DEREHAM is one of the larger towns in the centre of Norfolk with a population of approximately 17,800. It can be found just off the A47 from Norwich to Kings Lynn. Dereham Town Council can be found in the Assembly Rooms on Dereham Market Place, opposite the War Memorial. The building was built in 1756 and is one of the oldest buildings in Dereham.
At Dereham Town Council we are responsible for the Recreation Ground, 7 Allotment sites, the Memorial Hall, the Cemetery, St Withburga’s Well, Bishop Bonner’s Cottage, Neatherd Moor (Abbots Field), dog bins, Barwells Court toilets, Farmers Market, weekly Tuesday & Friday Market, the Closed Churchyard, Fleece Meadow, Vicarage Meadow, Etling Green, the War Memorial and the Town Sign.
The Assembly Rooms were built in 1756 on the site of the old Market Cross and Prison. It is one of the oldest buildings in the Town, mainly due to the great fires of 1581 and 1670 which destroyed most of the old wattle and daub thatched houses. The Assembly Rooms were built at a cost of £450, the money being raised by £50 shares in the building. With the passing of the years the original subscribers died or moved away and the Headborough were made Trustees and received the rents and applied them to various projects for the benefit of the general public. The Town Council of today still receives income from the residue of the Headborough Estates and the income is still applied to running the Town.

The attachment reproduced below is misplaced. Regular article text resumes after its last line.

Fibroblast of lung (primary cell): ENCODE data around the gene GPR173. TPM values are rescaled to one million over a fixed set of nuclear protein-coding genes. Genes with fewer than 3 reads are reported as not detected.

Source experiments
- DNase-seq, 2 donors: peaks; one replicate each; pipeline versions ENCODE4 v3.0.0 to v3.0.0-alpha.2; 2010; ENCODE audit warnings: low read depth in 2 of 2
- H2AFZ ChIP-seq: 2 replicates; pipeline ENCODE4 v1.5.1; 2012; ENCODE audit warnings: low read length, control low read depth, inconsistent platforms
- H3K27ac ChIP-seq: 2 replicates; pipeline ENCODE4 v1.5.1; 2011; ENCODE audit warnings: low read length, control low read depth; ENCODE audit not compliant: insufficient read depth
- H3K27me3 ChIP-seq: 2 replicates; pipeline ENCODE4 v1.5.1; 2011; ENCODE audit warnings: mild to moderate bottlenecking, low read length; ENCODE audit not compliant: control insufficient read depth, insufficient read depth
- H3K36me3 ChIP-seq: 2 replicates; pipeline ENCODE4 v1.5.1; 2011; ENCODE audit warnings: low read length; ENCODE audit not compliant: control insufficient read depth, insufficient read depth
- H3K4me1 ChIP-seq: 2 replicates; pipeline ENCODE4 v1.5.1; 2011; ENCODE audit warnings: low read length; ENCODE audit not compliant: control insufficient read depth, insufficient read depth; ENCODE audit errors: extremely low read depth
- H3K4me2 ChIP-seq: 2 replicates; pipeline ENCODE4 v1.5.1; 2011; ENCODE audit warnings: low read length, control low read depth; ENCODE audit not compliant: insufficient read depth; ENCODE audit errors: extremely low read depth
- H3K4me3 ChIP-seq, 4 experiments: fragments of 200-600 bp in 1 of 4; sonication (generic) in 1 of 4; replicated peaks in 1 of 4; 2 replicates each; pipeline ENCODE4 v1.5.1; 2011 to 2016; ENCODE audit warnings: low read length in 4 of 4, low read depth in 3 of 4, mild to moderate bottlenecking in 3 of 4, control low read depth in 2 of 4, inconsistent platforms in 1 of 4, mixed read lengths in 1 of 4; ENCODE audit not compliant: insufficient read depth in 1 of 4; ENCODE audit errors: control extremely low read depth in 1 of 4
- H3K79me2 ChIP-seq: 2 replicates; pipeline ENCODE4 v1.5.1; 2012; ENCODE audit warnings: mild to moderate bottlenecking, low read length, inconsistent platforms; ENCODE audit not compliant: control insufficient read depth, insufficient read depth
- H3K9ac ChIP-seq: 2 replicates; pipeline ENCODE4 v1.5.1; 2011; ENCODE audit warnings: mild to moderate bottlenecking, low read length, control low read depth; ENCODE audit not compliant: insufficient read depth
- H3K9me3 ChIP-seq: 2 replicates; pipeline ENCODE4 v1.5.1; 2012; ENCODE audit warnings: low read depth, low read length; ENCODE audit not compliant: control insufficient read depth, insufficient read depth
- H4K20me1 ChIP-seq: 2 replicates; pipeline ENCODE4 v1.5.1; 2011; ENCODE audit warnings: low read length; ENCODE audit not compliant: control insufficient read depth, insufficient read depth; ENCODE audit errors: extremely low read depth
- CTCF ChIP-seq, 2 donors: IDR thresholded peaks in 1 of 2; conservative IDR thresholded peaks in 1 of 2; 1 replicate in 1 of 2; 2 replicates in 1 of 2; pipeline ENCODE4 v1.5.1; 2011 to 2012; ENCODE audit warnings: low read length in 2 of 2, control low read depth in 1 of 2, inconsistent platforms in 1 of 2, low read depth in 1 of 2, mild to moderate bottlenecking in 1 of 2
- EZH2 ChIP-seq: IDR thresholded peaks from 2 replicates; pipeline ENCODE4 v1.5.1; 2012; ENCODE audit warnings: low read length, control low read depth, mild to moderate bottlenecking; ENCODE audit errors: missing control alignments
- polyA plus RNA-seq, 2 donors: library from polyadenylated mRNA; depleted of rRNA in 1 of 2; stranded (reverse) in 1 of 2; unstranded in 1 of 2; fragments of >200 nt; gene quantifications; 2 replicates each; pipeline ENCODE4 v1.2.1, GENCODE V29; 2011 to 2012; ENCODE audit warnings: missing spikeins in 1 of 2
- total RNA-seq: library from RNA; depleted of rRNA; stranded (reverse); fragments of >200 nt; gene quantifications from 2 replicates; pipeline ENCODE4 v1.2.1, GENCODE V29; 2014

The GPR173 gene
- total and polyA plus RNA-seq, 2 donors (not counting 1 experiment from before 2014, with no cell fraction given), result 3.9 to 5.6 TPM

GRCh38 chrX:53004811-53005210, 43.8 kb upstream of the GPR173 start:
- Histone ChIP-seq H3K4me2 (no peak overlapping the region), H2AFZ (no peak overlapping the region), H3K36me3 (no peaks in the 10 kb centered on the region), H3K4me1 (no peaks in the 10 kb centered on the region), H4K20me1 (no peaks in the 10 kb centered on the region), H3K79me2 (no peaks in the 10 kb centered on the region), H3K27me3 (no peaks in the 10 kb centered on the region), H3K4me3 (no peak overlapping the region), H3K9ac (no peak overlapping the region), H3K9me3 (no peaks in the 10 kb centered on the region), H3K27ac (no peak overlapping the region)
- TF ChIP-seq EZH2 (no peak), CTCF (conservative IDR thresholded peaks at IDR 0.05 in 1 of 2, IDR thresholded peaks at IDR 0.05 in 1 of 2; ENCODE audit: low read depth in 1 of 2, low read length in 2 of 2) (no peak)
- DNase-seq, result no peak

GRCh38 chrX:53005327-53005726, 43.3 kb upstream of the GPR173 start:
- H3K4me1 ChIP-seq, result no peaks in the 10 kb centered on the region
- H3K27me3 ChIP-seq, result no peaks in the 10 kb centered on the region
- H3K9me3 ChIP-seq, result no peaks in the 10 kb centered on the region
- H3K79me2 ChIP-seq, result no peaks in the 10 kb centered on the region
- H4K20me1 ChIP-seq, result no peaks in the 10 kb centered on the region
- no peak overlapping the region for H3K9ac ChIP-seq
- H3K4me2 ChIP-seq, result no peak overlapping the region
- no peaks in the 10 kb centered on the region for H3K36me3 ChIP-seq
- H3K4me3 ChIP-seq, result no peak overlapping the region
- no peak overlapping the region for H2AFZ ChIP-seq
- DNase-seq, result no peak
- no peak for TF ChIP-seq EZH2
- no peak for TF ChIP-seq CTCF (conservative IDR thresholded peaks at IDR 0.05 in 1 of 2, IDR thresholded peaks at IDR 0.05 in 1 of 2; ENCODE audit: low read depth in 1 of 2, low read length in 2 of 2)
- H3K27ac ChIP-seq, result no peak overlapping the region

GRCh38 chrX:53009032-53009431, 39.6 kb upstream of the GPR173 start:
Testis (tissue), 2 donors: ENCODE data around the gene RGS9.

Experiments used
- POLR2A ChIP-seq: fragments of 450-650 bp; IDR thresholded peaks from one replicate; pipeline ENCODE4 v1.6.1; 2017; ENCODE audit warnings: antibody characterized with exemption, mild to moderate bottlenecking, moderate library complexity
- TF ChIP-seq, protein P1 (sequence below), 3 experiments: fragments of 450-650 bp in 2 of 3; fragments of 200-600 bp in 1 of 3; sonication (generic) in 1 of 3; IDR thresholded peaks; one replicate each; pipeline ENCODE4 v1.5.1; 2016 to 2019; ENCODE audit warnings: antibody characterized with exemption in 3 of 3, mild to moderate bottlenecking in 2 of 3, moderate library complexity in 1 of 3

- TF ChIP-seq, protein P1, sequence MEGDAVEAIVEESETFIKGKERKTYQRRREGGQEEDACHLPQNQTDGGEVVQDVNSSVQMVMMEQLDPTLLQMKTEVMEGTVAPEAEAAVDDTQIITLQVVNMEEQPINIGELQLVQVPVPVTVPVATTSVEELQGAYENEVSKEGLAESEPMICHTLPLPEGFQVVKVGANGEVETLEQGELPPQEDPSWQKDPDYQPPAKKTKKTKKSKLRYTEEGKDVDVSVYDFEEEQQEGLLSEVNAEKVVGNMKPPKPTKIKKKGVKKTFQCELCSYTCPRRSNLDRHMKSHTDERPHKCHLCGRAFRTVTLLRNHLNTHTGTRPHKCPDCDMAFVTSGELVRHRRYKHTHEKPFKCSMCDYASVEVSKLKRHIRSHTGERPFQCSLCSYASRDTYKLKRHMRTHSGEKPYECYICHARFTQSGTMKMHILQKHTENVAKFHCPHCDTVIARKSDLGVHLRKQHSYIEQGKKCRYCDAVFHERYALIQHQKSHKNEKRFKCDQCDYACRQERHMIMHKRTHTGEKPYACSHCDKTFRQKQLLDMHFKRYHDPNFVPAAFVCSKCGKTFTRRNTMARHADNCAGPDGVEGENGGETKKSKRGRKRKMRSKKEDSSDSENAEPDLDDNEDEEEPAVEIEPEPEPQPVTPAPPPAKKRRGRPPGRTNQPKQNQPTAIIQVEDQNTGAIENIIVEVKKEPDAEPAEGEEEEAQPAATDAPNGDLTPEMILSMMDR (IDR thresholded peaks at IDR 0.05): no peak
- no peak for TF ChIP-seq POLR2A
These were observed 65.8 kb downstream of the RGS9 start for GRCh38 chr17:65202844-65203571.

The Town Badge is made up of the arms of the Bishop of Ely, the three golden crowns relating to the princesses and saints, Withburga, Saxburga and Ethelreda – all three sisters being buried at Ely Cathedral. The Deer, of course, being the animal from which the Town was named. Dereham meaning either the Deer enclosure or low lying meadow on a stream over which deer roamed, depending on whose account you want to believe.